Another attack on moral subjectivism
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30-06-2015, 08:06 PM
Another attack on moral subjectivism
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30-06-2015, 08:45 PM
RE: Another attack on moral subjectivism
(30-06-2015 07:53 PM)Chas Wrote:  ...
I don't see anyone but the objectivists arguing for "oughts". Consider

I am.

I'm arguing for contextual/conditional, goal-based oughts.

Wink

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30-06-2015, 10:36 PM
RE: Another attack on moral subjectivism
(30-06-2015 08:45 PM)DLJ Wrote:  
(30-06-2015 07:53 PM)Chas Wrote:  ...
I don't see anyone but the objectivists arguing for "oughts". Consider

I am.

I'm arguing for contextual/conditional, goal-based oughts.

Wink
If there are no oughts, then what is the point of a moral judgement?
If you don't have a belief that another person ought not to do X then you can't really make any moral judgement on them.
Without oughts, you could only use your own moral beliefs (opinions) as a guide for yourself as an input (one of many inputs) towards the decisioning on what actions you are personally to choose to take in the future.
You could then not make any outward proclaimation such as "X is immoral"
Unless of course that public proclaimation is equivalent to "I personally wouldn't do X because I personally believe X to be the wrong thing to do, however I realise that you have your own belief system and you are therefore the only one capable of making the right choices for you".

It makes morality somewhat meaningless. No moral judgements, no oughts, no basis for common laws/rules. No ability to decide what is moral/immoral for others of for individuals within a society. Just a pointless concept.
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30-06-2015, 10:45 PM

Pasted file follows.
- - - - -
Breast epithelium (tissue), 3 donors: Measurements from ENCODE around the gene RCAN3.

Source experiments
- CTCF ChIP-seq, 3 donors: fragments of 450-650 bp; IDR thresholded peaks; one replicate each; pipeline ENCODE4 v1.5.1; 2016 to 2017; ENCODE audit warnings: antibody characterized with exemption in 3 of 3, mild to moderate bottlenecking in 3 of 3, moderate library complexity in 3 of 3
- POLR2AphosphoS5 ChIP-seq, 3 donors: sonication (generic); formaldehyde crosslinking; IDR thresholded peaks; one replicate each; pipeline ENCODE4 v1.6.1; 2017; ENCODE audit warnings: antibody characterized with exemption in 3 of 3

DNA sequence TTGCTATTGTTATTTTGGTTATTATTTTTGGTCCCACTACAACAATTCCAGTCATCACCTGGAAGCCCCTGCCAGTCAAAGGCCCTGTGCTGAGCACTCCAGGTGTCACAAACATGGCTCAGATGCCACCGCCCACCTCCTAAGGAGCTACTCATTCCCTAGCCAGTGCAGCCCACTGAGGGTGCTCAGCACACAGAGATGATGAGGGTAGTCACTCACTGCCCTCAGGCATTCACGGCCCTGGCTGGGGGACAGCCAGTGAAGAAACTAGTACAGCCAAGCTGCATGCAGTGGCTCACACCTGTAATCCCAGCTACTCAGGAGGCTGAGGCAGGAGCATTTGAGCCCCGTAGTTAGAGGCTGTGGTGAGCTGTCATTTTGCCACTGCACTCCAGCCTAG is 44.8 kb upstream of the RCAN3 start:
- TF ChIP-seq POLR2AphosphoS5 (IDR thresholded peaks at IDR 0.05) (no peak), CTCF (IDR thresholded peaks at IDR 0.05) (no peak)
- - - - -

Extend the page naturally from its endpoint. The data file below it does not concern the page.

RE: Another attack on moral subjectivism
(30-06-2015 10:36 PM)Stevil Wrote:  
(30-06-2015 08:45 PM)DLJ Wrote:  I am.

I'm arguing for contextual/conditional, goal-based oughts.

Wink
If there are no oughts, then what is the point of a moral judgement?
If you don't have a belief that another person ought not to do X then you can't really make any moral judgement on them.
Without oughts, you could only use your own moral beliefs (opinions) as a guide for yourself as an input (one of many inputs) towards the decisioning on what actions you are personally to choose to take in the future.
You could then not make any outward proclaimation such as "X is immoral"
Unless of course that public proclaimation is equivalent to "I personally wouldn't do X because I personally believe X to be the wrong thing to do, however I realise that you have your own belief system and you are therefore the only one capable of making the right choices for you".

It makes morality somewhat meaningless. No moral judgements, no oughts, no basis for common laws/rules. No ability to decide what is moral/immoral for others of for individuals within a society. Just a pointless concept.

So you're agreeing with me?

Huh

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01-07-2015, 03:36 AM
RE: Another attack on moral subjectivism
(30-06-2015 10:45 PM)DLJ Wrote:  So you're agreeing with me?

Huh
I'm not sure. Big Grin

Depends what you are meaning when you say "I'm arguing for contextual/conditional, goal-based oughts. "

I agree that a claim of X is right or wrong requires context and a goal.
e.g. If you want to become a great pianist then you ought to practice playing the piano.

But, when people make claims "You ought to do the right thing" or "you can't do that because that is immoral" they don't generally declare the goals, or the context. And certainly you can't just assume the goals and context on behalf of a third party.
So you really can't make that moral judgement of someone else.
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01-07-2015, 04:00 AM (This post was last modified: 01-07-2015 05:44 AM by DLJ.)
RE: Another attack on moral subjectivism
(01-07-2015 03:36 AM)Stevil Wrote:  ...
I'm not sure. Big Grin

Depends what you are meaning when you say "I'm arguing for contextual/conditional, goal-based oughts. "

I agree that a claim of X is right or wrong requires context and a goal.
e.g. If you want to become a great pianist then you ought to practice playing the piano.

But, when people make claims "You ought to do the right thing" or "you can't do that because that is immoral" they don't generally declare the goals, or the context. And certainly you can't just assume the goals and context on behalf of a third party.